By late June 2008, all parties had agreed to a compromise bill. But in July 2008, an effort to enact parity as a rider to legislation to extend tax breaks stalled. In late August and early September, action in Congress halted during the Democratic and Republican party conventions. At that point, many of the key stakeholders feared that the bill would not progress any further. A number of those interviewed emphasized the crucial role of House and Senate leaders in this last phase, and the willingness of Senator Kennedy to push the issue with Senate leaders on behalf of his son. Given that parity was not a priority for most members of Congress and that other major issues were under consideration in Congress, parity would most certainly have died without commitments by Senate Majority Leader Harry Reid (D-NV), Assistant Majority Leader Richard Durbin (D-IL), and Speaker of the House Nancy Pelosi to find a way for the bill to be voted on.
In late September, Congress was debating a $700 billion rescue of the financial industry. On September 29, the House of Representatives voted to reject the bailout package for the financial industry in defiance of President Bush and congressional leaders of both parties, who argued that the measure was crucial to stave off widespread financial collapse. Taking advantage of this window of opportunity, House and Senate leaders called up the parity bill for consideration. This development initially confused the parity bill’s sponsors until Senate Majority Leader Reid explained that the leadership would use the parity bill as the vehicle to try to push through the bailout package. Parity advocates lobbied fifty-one members of the House who had cosponsored the parity bill but had voted against the financial bailout package to reconsider their vote. Thus, in an unexpected turn, the bailout was amended and passed under the House parity bill H.R.1424. The parity law was passed as a “sweetener” to this unpopular but momentous law. This example of “the tail wagging the dog” ended a twelve-year odyssey since passage of the 1996 law.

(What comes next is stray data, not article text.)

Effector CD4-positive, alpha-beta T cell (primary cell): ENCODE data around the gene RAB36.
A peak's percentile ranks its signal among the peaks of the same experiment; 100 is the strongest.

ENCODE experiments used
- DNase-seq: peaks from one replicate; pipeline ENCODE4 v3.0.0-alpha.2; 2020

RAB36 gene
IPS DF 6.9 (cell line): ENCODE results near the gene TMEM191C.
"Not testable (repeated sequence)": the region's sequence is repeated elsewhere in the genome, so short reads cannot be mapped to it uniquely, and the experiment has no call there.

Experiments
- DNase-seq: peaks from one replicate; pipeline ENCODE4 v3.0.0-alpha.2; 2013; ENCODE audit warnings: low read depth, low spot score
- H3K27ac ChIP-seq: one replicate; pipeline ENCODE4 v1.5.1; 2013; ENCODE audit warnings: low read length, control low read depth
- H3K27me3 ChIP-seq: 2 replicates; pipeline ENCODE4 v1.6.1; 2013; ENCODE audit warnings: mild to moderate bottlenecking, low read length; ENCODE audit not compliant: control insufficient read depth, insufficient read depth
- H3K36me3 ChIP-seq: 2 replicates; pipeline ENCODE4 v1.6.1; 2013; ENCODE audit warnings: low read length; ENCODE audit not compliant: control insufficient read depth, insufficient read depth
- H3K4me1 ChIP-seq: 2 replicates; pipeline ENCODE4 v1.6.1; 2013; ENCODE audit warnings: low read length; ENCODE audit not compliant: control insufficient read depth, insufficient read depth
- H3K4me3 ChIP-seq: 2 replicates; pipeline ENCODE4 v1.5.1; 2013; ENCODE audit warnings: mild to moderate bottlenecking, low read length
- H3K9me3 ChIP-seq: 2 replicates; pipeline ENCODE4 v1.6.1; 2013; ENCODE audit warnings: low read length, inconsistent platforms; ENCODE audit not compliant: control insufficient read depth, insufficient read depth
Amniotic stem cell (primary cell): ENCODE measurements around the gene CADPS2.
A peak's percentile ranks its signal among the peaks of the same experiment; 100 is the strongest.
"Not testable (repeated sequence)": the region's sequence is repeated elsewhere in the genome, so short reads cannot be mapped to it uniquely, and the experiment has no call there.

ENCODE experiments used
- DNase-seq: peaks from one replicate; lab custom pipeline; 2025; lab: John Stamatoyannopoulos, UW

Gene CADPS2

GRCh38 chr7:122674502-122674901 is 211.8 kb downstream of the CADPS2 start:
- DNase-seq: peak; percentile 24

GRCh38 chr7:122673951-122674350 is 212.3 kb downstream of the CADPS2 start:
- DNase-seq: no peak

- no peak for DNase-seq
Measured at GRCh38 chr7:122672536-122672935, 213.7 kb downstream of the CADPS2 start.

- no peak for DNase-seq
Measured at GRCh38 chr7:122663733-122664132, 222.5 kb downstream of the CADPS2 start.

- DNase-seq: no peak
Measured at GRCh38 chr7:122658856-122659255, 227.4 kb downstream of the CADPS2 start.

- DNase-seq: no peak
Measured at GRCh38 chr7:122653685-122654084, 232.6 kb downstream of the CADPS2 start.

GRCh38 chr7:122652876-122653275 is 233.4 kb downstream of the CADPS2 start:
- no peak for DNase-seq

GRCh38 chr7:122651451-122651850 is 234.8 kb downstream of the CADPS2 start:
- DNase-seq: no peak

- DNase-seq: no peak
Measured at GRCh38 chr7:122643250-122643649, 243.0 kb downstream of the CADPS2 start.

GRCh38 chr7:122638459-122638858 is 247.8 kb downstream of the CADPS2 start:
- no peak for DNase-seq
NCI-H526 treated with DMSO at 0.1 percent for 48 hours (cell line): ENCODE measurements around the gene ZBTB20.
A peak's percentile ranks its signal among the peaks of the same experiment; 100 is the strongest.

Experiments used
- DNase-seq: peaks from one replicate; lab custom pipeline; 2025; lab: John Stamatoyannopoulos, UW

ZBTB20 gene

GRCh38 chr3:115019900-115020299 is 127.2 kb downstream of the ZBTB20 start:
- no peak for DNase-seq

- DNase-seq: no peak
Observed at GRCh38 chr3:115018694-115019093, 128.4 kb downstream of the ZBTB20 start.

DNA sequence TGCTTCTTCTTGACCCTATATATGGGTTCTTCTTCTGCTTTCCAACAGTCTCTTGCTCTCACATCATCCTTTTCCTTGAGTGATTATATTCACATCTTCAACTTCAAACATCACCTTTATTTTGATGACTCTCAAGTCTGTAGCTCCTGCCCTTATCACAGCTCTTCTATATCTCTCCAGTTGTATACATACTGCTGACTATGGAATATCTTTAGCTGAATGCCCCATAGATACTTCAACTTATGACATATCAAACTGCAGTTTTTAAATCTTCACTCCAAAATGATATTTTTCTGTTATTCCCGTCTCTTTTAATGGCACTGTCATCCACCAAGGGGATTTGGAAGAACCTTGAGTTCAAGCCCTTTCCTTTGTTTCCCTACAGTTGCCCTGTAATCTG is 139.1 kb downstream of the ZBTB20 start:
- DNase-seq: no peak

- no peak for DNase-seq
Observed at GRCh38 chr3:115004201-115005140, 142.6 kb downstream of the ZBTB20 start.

After its passage, the new federal parity law entered the rule-making phase in which those federal agencies that have jurisdiction make administrative decisions about how to interpret the legislative language. This process shapes implementation of a new law. Political scientists have long observed a tendency of interest groups to refight policy battles at the rule-making stage (*Balla 1998; *Yackee 2005). In the case of the federal parity law, rule making created a somewhat contentious second bite at the apple for groups that had been temporarily united under an alliance to win passage of the law.
The first step in the rule-making process was a request for comments on the proposed regulations, which was posted in the Federal Register in April 2009 by the Departments of the Treasury, Health and Human Services, and Labor, the three regulatory agencies charged with implementing the new law. These agencies received more than four hundred comment letters. The Interim Final Rules were not released until February 2010, a month after the date when federal parity took effect for most plans. The delay in receiving guidance from the federal agencies posed challenges for firms and insurers charged with restructuring their benefit packages to comply with the new law. (Health plans were technically not required to comply with the Interim Final Rules until the start of new plan periods beginning after July 2010.) The release of final rules was still pending in late spring. The consequence is that employers might have to alter their benefit plans three times as more information is provided regarding how to comply with the new law.